Tour guides eye ILO training standards with caution
TOUR guides are sounding a sceptical note about an offer by the International Labour Organisation to introduce international training standards to their profession. They say it’s not yet clear whether or not their pay will increase accordingly.
The ILO is offering financial and technical support to the Ministry of Hotels and Tourism in upgrading the qualifications of Myanmar tour guides to ASEAN standards, U Aung Thu, deputy director of the ministry’s Tourism Training School, told The Myanmar Times on August 4.
The free flow of skilled labour throughout the region that will accompany entry into the ASEAN Economic Community will not apply to tour guides, he said. “Guides in ASEAN countries can’t work in other member countries. The industry recognises the need for standards, which is why we want to upgrade our guides’ skills,” U Aung Thu said.
“We will establish skill levels from 1 to 5, subject to an examination. According to the draft plan, once students have completed the two-month training course, they will be assigned a grade,” he said.
U Aung Thu said existing guides who lacked a ministry qualification had no need to worry about their jobs. “They can still work with tour companies depending on their qualifications and experience,” he said.
But U Ko Ko Latt, an experienced guide, said it was not clear how the system would work in practice. “We don’t know yet how much the guides will earn on the basis of their level. What difference will meeting ASEAN standards make? Can we tour other countries without hiring a local guide? We need to know more details,” he said.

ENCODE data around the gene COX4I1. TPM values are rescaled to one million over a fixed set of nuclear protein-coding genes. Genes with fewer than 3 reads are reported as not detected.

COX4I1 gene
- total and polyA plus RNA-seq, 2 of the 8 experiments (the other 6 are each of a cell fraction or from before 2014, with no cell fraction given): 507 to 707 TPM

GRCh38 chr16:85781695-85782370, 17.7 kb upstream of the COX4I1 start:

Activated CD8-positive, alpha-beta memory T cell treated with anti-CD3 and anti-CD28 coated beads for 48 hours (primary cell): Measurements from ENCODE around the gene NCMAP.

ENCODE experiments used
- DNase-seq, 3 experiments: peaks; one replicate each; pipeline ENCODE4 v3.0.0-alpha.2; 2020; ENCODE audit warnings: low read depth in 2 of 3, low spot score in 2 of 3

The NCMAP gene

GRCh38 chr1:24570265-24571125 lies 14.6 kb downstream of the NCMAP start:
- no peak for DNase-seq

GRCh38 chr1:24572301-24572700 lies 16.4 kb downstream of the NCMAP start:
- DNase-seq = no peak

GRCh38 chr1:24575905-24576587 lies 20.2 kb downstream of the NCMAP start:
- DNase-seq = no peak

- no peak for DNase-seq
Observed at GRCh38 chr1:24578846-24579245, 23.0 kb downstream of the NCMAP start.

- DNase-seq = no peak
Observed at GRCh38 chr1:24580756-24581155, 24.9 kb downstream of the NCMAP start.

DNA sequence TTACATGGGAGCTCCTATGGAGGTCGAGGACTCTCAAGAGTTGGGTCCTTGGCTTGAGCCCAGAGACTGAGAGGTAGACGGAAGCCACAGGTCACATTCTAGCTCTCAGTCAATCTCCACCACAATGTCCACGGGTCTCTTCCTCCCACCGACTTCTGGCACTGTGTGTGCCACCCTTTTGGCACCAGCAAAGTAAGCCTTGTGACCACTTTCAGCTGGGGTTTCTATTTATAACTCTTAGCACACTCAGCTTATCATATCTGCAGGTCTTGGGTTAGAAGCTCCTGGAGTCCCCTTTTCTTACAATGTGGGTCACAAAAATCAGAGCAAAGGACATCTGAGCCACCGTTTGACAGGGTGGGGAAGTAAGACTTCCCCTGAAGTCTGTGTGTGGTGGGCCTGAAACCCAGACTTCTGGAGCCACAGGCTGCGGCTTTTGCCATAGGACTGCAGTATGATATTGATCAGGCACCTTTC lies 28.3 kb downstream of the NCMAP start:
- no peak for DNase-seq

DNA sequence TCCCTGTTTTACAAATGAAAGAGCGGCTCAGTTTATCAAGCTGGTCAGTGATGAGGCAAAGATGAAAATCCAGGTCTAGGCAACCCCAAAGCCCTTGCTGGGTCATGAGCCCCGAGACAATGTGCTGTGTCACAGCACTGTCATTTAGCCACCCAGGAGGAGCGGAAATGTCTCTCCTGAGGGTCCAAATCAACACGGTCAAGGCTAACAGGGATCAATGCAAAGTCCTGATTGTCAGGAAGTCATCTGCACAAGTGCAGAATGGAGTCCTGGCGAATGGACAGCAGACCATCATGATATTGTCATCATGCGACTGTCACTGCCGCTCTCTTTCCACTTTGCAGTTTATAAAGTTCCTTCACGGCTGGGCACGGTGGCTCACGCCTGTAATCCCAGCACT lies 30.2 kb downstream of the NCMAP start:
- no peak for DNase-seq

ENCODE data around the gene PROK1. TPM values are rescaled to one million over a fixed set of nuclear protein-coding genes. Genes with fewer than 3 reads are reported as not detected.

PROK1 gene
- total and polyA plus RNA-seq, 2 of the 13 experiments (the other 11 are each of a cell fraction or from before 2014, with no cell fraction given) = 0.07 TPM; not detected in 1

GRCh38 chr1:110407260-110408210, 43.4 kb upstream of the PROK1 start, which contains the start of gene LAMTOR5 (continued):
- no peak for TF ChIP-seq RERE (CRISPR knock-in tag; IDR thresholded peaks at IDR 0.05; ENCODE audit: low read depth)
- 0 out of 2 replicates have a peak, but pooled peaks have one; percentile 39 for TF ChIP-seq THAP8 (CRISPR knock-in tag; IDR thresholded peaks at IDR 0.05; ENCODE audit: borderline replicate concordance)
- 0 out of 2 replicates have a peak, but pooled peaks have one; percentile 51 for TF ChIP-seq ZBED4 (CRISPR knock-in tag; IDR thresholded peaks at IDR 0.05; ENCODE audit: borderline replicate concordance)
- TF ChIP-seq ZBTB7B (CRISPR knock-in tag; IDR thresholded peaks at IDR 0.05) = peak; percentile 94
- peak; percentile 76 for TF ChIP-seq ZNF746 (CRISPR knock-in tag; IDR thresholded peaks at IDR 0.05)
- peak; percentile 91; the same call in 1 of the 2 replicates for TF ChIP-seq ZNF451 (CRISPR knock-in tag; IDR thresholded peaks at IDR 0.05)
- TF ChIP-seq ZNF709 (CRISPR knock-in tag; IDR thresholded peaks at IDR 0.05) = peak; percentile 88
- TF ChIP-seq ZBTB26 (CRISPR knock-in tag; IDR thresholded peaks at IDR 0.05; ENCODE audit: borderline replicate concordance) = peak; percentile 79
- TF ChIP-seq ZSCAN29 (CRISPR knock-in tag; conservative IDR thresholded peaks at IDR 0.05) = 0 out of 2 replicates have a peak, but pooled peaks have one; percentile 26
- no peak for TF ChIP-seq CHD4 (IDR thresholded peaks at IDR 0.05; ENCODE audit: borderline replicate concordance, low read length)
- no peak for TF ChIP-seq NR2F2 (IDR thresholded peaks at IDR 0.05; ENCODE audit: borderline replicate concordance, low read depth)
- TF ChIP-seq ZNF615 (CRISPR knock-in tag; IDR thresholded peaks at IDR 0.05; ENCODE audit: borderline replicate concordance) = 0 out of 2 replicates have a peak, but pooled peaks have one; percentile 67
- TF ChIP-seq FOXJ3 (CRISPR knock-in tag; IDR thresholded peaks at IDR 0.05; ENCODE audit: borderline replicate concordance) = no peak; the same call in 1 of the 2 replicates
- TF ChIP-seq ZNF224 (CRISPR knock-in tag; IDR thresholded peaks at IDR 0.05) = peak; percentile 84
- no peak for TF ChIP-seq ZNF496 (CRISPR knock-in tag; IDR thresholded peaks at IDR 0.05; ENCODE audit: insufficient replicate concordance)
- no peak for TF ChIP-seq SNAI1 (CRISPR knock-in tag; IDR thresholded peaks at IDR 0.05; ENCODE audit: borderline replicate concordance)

According to the ILO and the tourism ministry, regional guides are assigned to level 1, assistant tour guides to level 2, national guides to level 3 and those who have completed Tourism Training School to level 4 status, he said, adding that the ILO’s survey sample of 55 guides out of 6000 employed nationwide was not sufficient.
“If they don’t guarantee the salary levels of existing guides, no one will cooperate with them,” said U Ko Ko Latt.
U Than Wai, another experienced guide, told The Myanmar Times, “I want to take more time to consider this project because it’s not reasonable to assign a student to level 4 just because they’ve completed the Tourism Training School course. We accept that the school can help upgrade skills, but that doesn’t apply to all guides,” he said.
The chair of the Myanmar Tourist Guides Association, U Aung Tun Lin, said his members wanted more details of the advantages and disadvantages of the new scheme and its long-term implications. He called on the ILO and the ministry to offer more detailed explanations.
“The ILO offered to help the ministry upgrade the qualifications of tour guides to raise standards, saying it would be a success if most guides accepted it. But if most guides don’t accept it, this will accomplish very little. It’s not yet clear what the attitude of the guides will be,” he said.